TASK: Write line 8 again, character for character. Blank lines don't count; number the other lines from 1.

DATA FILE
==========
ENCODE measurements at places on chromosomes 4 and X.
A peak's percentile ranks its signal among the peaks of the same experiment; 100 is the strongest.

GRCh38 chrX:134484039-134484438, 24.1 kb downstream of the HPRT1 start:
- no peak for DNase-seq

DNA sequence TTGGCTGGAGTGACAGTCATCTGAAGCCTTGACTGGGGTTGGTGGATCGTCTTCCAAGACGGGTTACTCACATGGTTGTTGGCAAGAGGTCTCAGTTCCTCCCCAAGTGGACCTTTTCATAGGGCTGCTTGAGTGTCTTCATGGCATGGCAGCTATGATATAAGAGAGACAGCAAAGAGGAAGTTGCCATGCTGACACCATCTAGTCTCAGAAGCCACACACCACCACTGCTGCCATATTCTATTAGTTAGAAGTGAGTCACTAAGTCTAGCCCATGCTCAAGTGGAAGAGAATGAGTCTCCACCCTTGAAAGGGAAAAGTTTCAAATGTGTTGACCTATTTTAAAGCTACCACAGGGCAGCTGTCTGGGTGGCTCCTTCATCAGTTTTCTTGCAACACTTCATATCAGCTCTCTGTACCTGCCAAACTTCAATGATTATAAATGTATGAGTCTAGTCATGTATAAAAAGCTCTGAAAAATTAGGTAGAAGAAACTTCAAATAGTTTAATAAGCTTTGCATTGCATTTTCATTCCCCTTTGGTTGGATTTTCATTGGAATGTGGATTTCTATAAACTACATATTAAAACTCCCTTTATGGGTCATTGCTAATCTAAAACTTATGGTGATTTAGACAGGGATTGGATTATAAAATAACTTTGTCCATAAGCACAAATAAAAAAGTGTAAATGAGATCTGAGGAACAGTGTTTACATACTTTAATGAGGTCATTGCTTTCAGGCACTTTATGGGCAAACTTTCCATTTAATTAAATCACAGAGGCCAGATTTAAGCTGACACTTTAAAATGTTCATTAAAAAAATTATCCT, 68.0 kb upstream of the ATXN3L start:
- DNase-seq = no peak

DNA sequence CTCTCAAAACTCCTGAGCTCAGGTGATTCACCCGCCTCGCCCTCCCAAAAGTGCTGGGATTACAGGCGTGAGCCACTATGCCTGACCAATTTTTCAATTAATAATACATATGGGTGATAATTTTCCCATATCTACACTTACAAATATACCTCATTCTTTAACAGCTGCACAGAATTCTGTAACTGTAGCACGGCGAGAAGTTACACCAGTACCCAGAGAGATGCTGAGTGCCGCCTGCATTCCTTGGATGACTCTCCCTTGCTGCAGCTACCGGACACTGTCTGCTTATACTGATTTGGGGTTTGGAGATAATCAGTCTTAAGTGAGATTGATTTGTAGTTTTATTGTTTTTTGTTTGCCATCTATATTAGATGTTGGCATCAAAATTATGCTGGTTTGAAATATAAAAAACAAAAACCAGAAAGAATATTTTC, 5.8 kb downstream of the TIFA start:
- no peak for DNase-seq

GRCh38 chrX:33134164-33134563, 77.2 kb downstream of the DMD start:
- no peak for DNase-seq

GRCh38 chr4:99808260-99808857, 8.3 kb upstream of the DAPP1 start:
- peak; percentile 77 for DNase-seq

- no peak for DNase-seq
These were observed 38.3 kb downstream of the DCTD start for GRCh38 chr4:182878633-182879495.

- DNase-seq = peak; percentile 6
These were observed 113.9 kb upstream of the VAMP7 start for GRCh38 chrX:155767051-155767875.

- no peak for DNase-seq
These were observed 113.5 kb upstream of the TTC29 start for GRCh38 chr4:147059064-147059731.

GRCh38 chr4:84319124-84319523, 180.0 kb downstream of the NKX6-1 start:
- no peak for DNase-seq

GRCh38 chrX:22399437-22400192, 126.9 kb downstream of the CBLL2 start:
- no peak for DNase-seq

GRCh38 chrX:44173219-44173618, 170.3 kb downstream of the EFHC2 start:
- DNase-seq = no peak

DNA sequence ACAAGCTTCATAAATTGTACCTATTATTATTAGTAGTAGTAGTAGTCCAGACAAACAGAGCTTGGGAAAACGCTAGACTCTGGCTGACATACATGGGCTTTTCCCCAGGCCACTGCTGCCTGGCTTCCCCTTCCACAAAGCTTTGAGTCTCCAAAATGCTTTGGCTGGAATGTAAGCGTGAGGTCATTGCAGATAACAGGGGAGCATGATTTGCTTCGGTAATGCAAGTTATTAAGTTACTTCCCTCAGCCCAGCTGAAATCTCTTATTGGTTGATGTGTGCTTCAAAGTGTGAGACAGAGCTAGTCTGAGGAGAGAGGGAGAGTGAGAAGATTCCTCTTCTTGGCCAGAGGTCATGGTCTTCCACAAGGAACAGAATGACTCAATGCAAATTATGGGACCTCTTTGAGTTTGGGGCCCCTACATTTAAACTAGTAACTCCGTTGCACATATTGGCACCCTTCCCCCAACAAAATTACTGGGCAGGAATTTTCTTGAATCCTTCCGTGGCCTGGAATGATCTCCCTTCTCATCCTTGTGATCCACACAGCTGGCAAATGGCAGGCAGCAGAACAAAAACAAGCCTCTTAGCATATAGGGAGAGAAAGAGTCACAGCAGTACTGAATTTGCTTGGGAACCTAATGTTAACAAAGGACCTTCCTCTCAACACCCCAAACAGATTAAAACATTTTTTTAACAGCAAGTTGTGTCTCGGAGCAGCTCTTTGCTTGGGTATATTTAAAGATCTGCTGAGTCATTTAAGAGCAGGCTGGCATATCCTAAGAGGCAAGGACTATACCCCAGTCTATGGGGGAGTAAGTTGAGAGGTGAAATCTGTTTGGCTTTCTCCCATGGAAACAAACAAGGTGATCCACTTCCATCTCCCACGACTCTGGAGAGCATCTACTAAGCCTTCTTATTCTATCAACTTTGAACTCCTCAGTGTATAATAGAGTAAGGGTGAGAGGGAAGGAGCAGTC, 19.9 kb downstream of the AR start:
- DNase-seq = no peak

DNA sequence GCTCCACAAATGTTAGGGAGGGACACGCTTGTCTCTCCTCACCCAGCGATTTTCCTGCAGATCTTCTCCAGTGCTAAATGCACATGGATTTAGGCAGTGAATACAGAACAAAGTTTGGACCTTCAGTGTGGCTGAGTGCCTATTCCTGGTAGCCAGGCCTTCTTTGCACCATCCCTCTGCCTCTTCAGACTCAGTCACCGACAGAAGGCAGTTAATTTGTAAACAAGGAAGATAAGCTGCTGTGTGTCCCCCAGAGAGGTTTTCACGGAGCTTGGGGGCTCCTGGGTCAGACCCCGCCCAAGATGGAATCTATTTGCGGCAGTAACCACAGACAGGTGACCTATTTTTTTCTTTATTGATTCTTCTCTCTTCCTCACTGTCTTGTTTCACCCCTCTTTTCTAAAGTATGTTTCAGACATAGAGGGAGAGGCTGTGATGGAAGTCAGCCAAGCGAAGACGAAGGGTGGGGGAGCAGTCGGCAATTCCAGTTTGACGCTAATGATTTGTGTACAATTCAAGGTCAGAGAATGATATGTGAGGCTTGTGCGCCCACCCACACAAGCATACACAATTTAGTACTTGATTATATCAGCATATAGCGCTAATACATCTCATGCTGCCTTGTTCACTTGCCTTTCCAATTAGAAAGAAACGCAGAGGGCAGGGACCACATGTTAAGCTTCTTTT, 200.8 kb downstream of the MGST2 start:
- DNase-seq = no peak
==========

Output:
- no peak for DNase-seq